I wrote this for The Times last week for their Fathers Day special:
Father’s Day 2007 was not a good day. I took my dad for a beer to celebrate his special day. “Son, not everyone can have kids, you know.” It was said with tenderness and I realised he was preparing me for disappointment. My wife Iza and I had been trying for a child for two years, and I was beginning to give up hope. I was 37, I had a wife whom I loved, an exciting job making TV shows, a cool London flat, but there was a hole in my life — a hole that I felt could only be filled by a child. Since my early twenties I had always wanted kids. Women friends ask: “Why? How did you know?” But I can’t tell you why. It’s not intellectual, it’s instinctual. A deep-down primal urge. Women can desire kids, so why can’t men? I would walk past a school playground and the sound of children playing tore me apart. I started avoiding social occasions if I knew there would be children there.
Iza and I had married within 18 months of meeting. We didn’t want to just be a couple, though. We wanted to be a family. We both love kids and we wanted our own to play with and mould. Iza is Malaysian, and we were excited about mixing genes from two different cultures and countries and seeing how it would turn out. At first I wasn’t that bothered by our failures, I just felt sure that it would happen. But as the months dragged on I could see the desperation in Iza’s eyes.\r\n\r\nWe changed diets. We changed positions. Iza employed all her skills as a financial analyst to plot daily temperature readings and design optimum fertility graphs. Sex had turned into a serious business.
For a long time I worried a lot about my sperm and she worried about her eggs. Neither of us mentioned it. We didn’t want to face the facts or start a blame game. For if we couldn’t make a baby, then one of us must be at fault, right? But after we had been trying for two years, I swallowed my pride and told Iza that I was concerned about the state of my sperm. Both relieved by my confession, we agreed to speak to our GP, who arranged for us both to have our fertility tested. At the hospital I was given a pot and asked to provide a sperm sample. The room was lit by a fluorescent strip, but to get you in the mood for self-love someone had put a bedside lamp with a purple frilly shade on the formica next to the sink — no doubt the result of a management consultancy team brought in to improve masturbatory output. There was a CD player and one CD, The Best Christmas Album Ever. It was August. The only “reading” material was a pile of National Geographic magazines. I lifted one up and, to my joy, discovered that the topmost magazine was just a clever ruse — an old-fashioned, polite British way to hide the treasures that lay beneath. I assumed that the next bit would be easy. There aren’t many things I am good at, but this was something that I thought I had down to an art. But I found it hard to concentrate. What if my sperm was useless? What if I couldn’t father kids? As my wife and I sat holding hands in the doctor’s office the next day, waiting for our results, I am ashamed to say that I couldn’t help hoping that it wouldn’t be me with the official problem.The doctor started to read from his folder. Please, please let me be OK.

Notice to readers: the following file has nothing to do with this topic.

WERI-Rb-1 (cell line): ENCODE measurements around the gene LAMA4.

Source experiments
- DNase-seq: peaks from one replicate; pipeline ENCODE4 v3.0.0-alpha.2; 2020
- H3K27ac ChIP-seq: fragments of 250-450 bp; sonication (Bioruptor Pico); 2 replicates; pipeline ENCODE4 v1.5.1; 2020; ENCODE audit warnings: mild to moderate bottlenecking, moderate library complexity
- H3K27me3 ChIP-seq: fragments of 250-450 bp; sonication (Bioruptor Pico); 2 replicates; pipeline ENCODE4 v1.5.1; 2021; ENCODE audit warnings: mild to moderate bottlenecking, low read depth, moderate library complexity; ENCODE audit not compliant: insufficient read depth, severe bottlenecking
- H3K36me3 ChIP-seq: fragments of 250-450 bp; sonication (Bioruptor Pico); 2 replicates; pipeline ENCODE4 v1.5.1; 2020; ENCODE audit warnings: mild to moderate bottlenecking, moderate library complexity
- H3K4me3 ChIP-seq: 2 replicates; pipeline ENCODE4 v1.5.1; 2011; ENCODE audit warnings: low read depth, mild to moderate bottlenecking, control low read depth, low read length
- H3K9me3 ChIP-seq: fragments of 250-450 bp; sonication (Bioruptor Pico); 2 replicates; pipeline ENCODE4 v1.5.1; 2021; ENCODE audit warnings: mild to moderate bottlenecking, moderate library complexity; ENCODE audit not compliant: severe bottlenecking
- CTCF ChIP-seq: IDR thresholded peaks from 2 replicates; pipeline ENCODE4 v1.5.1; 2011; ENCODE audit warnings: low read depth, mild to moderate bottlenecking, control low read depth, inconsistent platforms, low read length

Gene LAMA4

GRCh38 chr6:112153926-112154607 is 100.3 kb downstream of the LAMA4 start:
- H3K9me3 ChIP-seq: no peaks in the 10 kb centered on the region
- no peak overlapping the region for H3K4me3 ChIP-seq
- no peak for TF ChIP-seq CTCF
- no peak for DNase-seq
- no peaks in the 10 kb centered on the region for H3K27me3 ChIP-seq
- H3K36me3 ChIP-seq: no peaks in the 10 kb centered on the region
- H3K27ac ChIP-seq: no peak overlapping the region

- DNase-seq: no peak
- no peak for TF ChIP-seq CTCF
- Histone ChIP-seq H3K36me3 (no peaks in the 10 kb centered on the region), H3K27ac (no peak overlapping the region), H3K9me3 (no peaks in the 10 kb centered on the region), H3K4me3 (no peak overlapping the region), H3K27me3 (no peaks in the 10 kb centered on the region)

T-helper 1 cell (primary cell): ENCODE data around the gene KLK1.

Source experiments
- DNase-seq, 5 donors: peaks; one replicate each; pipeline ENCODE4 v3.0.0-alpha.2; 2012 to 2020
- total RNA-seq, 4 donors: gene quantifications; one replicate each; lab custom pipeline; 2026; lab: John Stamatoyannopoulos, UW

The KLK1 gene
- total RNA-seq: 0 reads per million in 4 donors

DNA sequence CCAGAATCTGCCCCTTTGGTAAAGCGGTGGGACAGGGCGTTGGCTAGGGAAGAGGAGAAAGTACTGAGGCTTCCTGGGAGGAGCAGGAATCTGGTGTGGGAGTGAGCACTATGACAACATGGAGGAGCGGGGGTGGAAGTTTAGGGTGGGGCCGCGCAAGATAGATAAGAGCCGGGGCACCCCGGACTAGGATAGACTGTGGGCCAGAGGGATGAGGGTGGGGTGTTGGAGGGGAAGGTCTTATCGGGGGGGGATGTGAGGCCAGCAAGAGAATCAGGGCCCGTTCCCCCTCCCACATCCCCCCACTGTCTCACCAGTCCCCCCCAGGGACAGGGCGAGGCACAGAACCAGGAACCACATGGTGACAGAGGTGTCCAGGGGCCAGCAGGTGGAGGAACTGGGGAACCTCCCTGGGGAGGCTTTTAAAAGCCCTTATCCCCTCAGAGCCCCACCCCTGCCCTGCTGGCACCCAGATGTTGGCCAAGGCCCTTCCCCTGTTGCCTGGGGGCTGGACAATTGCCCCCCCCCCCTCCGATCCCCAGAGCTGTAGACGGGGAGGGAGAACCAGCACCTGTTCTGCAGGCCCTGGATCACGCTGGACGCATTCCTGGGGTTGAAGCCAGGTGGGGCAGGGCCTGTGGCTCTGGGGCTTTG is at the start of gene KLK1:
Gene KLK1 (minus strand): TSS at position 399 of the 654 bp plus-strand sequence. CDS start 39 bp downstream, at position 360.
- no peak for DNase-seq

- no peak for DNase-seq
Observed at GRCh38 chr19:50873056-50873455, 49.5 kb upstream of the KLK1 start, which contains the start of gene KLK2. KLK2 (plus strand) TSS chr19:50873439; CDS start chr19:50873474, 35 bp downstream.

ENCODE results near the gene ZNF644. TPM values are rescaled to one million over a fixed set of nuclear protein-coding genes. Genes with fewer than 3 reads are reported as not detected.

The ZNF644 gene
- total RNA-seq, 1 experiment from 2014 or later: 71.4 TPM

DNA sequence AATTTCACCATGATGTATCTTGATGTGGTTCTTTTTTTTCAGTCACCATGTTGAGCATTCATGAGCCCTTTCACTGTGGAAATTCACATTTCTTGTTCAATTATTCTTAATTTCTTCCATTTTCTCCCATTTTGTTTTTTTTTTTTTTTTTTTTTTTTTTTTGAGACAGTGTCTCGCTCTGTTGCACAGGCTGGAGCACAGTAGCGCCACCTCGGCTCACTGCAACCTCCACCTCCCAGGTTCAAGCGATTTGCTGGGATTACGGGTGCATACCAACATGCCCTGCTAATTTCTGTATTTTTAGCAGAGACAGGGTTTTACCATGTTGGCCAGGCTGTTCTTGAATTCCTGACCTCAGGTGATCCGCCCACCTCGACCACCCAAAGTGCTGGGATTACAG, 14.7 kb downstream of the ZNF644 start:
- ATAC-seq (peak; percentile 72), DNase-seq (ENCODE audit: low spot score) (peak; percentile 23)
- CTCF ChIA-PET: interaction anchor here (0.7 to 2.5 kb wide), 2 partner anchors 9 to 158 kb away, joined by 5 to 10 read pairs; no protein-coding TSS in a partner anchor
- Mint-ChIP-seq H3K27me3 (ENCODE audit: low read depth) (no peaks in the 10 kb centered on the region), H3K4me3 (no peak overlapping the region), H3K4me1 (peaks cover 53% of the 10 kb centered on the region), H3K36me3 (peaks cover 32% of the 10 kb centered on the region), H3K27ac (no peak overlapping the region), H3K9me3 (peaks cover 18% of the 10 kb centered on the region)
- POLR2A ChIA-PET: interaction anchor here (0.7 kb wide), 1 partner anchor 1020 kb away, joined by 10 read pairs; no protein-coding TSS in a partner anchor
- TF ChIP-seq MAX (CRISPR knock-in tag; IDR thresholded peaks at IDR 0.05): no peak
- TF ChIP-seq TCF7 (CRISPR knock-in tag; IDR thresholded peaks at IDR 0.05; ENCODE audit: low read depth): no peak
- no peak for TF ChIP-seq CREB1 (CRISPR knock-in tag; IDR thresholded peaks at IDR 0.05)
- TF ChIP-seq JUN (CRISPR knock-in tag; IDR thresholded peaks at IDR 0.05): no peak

“Glenn, 20 per cent motility, 30 per cent dead. No fundamental problems there.”
“Yes!” I thought.
The relief was incredible. But a split-second later I realised that this meant it was my wife who had the problem. Except she didn’t: there was nothing wrong with her, either. Unexplained infertility accounts for almost a third of all cases, the doctor said, and pregnancy would almost certainly eventually happen for us. But we didn’t want to wait any longer and decided to ask science for a helping hand.